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Got my head shrunk today

Yep, I talked to a shrink over the phone, as a preliminary interview. It rather surprised me, since in my experience shrinks tend to blame everything on depression rather than considering the underlying physical disease and the cost of chronic pain. Why would that be helpful? It wouldn't. But I was willing to go through the motions. You do the act and you havta pay the consequences. However, this dude talked more about my migraines, how I cope and how it affects my work situation. He himself gets nasty migraines and he discussed some ways he copes and some methods people use. Naturally this is a familiar topic, since I have developed several ways to cope. He talked about my work situation, which is not ideal and how to change it. He basically said if they were not willing to compromise, which they are not, then it would be beneficial to apply for long term leave and then possibly AISH assistance after. Since if it is impossible for me to work there 9-5 then it would be impossible anywhere else, assuming anyone would be insane enough to hire me. I told him of all the career compromises my health has made me do to which he said it is difficult for well educated people to give up their career goals and to not feel damned guilty as well. He said it would make a huge difference if I was on assistance and did a part time job or volunteer work... which would give me something to do, a distraction and help with my self worth. And when he put it that way, well, then yeah I guess literally killing myself over my job was not working so well from me, nor the guilt I got when I missed work and nor am I capable of working all the time. So while I thought I couldn't make any other work related compromises, that a desk job was the ideal job and nothing would be better than that for me, it turns out I have yet another compromise to make. Every such compromise takes a little something out of you. For example when I could not go for my Phd and my ideal job I had to accept that but I felt I could find something I enjoyed and was meaningful. With the bank I found something I could easily do, when with migraines (just not all the time), I could distract myself from the pain while they were willing to put up with my increase in absences and I thought yeah here is something I rather like to do and is a career and makes half decent money. But they ended up demanded more than I am capable of giving and made me feel worthless while they were doing it. They totally f-ed up my balance, because working with chronic pain takes a certain mindset and one that does not dwell on the pain, even when you have it. But when you take away my ability to miss a day, or half a day or whatever and expect perfection, well then I immediately felt angry and trapped and frustrated. Changed my mindset and that made every day worse and those status migraines became a tormenting nightmare with no possibility of relief. So then that spirals into negative thinking... like, well, if a status migraine that could potentially kill me is not a good enough reason to miss work then what is? A stroke? A self induced coma? Or can I just call in dead.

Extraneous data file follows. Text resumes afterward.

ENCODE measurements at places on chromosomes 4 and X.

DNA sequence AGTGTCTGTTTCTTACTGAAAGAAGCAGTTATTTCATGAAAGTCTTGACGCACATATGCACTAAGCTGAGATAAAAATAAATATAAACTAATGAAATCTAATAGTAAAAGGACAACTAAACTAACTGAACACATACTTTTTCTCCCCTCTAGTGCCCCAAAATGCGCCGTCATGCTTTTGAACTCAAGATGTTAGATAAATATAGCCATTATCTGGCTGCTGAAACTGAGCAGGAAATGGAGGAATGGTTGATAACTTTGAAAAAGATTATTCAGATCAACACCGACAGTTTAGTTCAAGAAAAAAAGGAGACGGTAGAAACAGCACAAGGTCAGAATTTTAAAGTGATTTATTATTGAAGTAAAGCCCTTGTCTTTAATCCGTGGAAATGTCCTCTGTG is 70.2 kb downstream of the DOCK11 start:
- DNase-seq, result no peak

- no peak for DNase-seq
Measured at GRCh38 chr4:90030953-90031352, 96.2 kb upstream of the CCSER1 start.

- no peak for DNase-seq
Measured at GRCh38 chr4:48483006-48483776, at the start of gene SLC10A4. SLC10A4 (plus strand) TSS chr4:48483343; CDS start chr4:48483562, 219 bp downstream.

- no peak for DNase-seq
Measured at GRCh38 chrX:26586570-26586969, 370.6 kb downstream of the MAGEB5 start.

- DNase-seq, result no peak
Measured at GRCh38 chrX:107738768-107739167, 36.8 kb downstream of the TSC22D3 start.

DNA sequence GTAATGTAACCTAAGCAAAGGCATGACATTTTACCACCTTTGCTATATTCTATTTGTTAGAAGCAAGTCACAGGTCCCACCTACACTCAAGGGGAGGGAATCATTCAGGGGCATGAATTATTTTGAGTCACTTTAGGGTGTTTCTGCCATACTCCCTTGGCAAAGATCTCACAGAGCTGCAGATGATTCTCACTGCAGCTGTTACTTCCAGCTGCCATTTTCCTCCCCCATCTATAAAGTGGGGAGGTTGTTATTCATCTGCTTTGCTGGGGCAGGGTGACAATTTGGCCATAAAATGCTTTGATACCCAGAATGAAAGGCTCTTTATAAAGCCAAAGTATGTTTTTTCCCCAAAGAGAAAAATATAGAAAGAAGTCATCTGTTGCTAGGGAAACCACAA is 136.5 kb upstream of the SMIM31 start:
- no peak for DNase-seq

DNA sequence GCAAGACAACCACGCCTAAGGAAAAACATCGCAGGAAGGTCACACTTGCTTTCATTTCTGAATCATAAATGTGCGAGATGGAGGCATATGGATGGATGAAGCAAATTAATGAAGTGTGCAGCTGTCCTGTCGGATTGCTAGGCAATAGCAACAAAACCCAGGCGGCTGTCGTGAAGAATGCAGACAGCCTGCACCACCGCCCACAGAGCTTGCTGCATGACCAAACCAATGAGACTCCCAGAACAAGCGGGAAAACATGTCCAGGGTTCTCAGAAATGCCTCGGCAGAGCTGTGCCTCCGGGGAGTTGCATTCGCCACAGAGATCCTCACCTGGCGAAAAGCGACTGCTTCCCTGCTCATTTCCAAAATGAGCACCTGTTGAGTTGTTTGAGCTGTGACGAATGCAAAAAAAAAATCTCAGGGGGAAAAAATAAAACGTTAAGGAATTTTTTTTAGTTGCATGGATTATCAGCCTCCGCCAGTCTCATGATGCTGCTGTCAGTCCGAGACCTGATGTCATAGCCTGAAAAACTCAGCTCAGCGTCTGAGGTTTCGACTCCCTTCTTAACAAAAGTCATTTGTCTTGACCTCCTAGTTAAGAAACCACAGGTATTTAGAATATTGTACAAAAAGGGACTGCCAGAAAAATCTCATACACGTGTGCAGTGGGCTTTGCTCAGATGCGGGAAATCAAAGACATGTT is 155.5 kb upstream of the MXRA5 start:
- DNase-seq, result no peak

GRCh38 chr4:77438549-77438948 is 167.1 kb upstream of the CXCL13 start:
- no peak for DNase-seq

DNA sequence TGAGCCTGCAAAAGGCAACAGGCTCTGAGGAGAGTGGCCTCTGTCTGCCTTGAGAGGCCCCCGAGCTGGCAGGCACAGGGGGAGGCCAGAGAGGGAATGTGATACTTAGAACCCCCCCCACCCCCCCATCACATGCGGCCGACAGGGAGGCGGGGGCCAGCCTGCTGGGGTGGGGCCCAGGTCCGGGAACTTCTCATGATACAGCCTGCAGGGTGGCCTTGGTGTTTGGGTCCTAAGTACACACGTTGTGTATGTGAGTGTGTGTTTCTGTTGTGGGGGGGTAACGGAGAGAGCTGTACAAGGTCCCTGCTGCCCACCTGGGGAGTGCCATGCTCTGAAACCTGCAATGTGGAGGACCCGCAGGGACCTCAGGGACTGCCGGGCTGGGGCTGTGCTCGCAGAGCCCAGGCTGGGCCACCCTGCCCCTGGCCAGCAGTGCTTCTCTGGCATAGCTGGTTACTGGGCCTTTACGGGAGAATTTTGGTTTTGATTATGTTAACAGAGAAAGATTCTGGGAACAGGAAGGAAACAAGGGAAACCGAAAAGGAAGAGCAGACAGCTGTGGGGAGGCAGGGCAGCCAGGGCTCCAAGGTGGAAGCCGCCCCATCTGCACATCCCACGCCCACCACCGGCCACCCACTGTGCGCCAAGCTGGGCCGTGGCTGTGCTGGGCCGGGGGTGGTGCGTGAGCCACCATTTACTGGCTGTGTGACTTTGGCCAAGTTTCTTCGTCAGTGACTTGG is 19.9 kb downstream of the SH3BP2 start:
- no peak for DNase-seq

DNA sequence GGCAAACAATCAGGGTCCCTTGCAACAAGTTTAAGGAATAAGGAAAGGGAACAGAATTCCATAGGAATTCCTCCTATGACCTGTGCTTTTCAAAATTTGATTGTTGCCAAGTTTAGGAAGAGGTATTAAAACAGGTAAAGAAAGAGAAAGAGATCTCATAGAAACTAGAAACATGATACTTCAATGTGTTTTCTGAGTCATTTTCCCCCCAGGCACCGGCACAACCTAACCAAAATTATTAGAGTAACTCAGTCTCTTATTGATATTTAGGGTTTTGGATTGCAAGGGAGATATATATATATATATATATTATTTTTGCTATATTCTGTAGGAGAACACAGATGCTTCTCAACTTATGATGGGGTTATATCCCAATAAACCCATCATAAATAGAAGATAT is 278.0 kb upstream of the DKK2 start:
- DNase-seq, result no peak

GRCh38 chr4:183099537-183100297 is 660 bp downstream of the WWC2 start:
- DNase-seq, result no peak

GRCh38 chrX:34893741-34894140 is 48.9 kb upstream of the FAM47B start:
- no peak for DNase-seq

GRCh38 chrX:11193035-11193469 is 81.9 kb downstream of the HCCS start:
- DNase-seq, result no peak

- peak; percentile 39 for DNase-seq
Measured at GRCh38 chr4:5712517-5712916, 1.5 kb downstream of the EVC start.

People may wonder why I would let work drive me to that extreme, but it is all too easy. A lot of our self worth is tied up in work and being a functional part of society. A lot of guilt is a product of chronic pain and what we can't do. So while we are coping well we have done our compromises, adjusted our work environment and maintain a healthy facade, handle minor stresses well and we distract ourselves from the pain, not brood on it. And damn we are proud of ourselves for being able to work under those conditions. Of course sometimes we are literally incapable to doing so, or driving or moving. And such absences can make management get into a huff. They can put additional pressure on us to tow the party line. They can misunderstand our ability to function with pain as not having pain all the time and worse at other times. They can make threats to our job itself, promotions or demotions. And that immediately causes a huge stress factor we cannot escape because we are limited by our pain, we can cope but we cannot completely deny it. This makes us more emotional. More frustrated and angry. More trapped by the pain, with no escape clause to be seen. And yet when confronted with this situation most people do exactly what I have done time and time again. We don't fight the job, cause we can't win and they won't compromise, we fight the pain. We try to 'push' through it. To not distract ourselves, but to completely deny it. All in order to hold down our job. We all have awesome pain tolerances, well earned ones, but forcing ourselves to power through even severe pain fails. Because it is impossible. Mentally, emotionally and physically we get battered by doing this and when we know we are failing we feel that much worse. Something has to give. Something has to snap. usually I go on leave from work, but what has that done? Nothing. Pain is still there, still chronic and will be there on my return. All it does is give me a break from it, give the the will to fight again. And then it starts all over.

Here is the clincher. He may be right. Hell, I'll admit he is right on the mark. That does not mean I will be able to get on long term leave or AISH. That is out of my hands and partly in my doctors hands. The reason I have never considered those options is because they were never presented to me by my various doctors, ergo, I assumed they were not options and I simply had to continue my struggle and hope for a preventative that worked even better than the best expected results of a fifty percent reduction in migraine frequency.
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